Texas to Impose Tougher Rules on Obamacare Navigators

Wednesday, 04 Dec 2013 01:26 PM

By Sandy Fitzgerald

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The Texas Department of Insurance wants Obamacare "navigators" in the state to pass a 64-page set of standards in order to be licensed to help residents sign up for healthcare coverage.

Texas Insurance Commissioner Juli Rathgeber proposed Tuesday that navigators prove their citizenship or employment eligibility, undergo background checks, and show financial responsibility, reports The Washington Post.

"In Texas, we are being vigilant about safeguarding privacy and keeping personal information out of the wrong hands," said Rathgeber. "These proposed rules address insufficiencies in federal regulations and make the training and qualifications of navigators in our state more readily apparent to consumers and service providers.”

The proposed rules also would make prospective navigators go through 40 hours of coursework to learn more about the state's Medicaid and privacy standards and to show proof of training. The state also want to ensure that navigators are not permitted to charge for services or push any specific insurance plans.

In addition, the Texas proposal would prohibit navigators from offering advice on benefits or from comparing different plans for consumers.

A public hearing will be held on Dec. 20, and the rules will go into effect after a public commentary period ends on Jan. 6. The Post reports that Texas has about 200 navigators who are primarily charged with helping the uninsured enroll in Obamacare.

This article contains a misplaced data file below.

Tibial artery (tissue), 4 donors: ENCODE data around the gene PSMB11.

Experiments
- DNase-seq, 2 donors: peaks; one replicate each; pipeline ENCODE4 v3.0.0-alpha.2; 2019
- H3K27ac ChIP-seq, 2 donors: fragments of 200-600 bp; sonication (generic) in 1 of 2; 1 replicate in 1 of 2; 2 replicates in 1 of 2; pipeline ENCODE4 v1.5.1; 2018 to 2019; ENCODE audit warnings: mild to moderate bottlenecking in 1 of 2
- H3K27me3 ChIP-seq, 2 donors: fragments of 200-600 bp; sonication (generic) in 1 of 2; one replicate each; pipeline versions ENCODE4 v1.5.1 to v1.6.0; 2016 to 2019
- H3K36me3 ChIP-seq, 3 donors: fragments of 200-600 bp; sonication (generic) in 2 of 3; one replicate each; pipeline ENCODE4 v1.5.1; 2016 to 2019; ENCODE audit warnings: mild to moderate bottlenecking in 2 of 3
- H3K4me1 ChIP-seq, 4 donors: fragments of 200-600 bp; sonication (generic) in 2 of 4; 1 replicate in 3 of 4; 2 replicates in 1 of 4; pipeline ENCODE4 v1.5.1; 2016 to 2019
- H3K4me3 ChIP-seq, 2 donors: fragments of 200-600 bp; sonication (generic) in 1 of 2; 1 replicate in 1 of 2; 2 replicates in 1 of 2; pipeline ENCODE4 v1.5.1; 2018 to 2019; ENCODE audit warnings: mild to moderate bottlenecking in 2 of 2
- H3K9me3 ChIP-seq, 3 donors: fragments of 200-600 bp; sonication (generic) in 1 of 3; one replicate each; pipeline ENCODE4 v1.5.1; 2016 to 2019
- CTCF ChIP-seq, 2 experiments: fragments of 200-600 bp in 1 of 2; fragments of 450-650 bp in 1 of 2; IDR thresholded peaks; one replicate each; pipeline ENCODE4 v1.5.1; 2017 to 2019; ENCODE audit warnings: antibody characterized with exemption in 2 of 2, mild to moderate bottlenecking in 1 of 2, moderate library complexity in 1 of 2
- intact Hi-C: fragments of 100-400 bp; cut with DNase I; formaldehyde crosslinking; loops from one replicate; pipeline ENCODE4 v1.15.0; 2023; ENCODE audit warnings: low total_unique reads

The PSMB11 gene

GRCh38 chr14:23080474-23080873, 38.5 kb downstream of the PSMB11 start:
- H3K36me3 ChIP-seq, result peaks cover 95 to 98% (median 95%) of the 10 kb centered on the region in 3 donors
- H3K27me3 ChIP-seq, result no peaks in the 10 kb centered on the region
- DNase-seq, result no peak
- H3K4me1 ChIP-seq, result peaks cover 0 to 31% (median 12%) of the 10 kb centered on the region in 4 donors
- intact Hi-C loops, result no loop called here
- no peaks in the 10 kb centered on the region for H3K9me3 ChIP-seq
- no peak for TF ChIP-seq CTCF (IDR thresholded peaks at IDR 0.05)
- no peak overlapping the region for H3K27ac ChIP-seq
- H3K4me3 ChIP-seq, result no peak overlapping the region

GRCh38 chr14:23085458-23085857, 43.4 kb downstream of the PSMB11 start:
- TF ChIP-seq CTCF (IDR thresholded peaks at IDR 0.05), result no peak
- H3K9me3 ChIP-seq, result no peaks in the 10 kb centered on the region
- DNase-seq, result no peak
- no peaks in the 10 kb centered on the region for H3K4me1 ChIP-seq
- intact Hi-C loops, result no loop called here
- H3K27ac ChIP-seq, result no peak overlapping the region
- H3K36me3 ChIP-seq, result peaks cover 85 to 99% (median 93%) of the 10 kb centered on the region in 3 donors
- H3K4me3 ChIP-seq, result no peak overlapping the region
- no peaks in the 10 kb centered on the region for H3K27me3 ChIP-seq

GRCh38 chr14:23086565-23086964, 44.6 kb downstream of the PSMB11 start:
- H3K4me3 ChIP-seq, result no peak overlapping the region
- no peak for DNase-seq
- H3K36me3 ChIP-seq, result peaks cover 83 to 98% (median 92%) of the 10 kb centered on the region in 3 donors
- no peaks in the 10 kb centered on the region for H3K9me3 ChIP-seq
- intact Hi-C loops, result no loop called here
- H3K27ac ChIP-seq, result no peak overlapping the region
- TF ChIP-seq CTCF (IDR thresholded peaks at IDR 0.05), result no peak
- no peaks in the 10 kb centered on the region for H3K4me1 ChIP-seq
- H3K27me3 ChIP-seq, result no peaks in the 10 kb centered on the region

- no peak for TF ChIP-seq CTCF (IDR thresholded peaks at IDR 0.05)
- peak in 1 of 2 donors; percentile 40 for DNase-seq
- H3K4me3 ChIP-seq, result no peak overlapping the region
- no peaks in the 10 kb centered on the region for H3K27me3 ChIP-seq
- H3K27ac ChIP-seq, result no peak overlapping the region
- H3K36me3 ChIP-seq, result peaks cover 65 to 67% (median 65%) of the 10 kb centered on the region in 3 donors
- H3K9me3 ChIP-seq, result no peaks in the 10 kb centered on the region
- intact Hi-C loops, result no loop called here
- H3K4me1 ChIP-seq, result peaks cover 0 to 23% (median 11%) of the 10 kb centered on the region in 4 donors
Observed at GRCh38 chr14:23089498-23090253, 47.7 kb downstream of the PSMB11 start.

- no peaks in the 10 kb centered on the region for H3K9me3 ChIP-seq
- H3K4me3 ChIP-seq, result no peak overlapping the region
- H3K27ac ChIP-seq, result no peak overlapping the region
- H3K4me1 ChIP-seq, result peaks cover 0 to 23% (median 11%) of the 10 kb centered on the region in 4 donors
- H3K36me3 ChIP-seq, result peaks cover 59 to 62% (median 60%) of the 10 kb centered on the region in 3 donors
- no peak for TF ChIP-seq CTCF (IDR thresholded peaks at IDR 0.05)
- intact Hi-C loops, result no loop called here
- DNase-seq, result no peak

The Obama administration and supporters of the healthcare law said the state's proposals would only increase costs and slow down the application process for insurance coverage. They all but accused Texas officials of simply trying disrupt the federal effort to help the uninsured.

"This is an attempt to add cumbersome requirements to the navigator program and deter groups from working to enroll Americans in coverage in the Health Insurance Marketplace," Joanne Peters, a spokeswoman for the U.S. Department of Health and Human Services, told the Post. "The navigator program is similar to Medicare counselors, which have existed for years and never faced this kind of scrutiny from Texas."

Under federal law, navigators already go through training on various health plans, privacy and security standards, as well as Obamacare eligibility requirements. But at least 16 states, including Georgia, Illinois, Missouri, Nebraska, New Mexico, Ohio, Texas, and Virginia, have enacted additional requirements and regulations governing how Obamacare navigators do their jobs.

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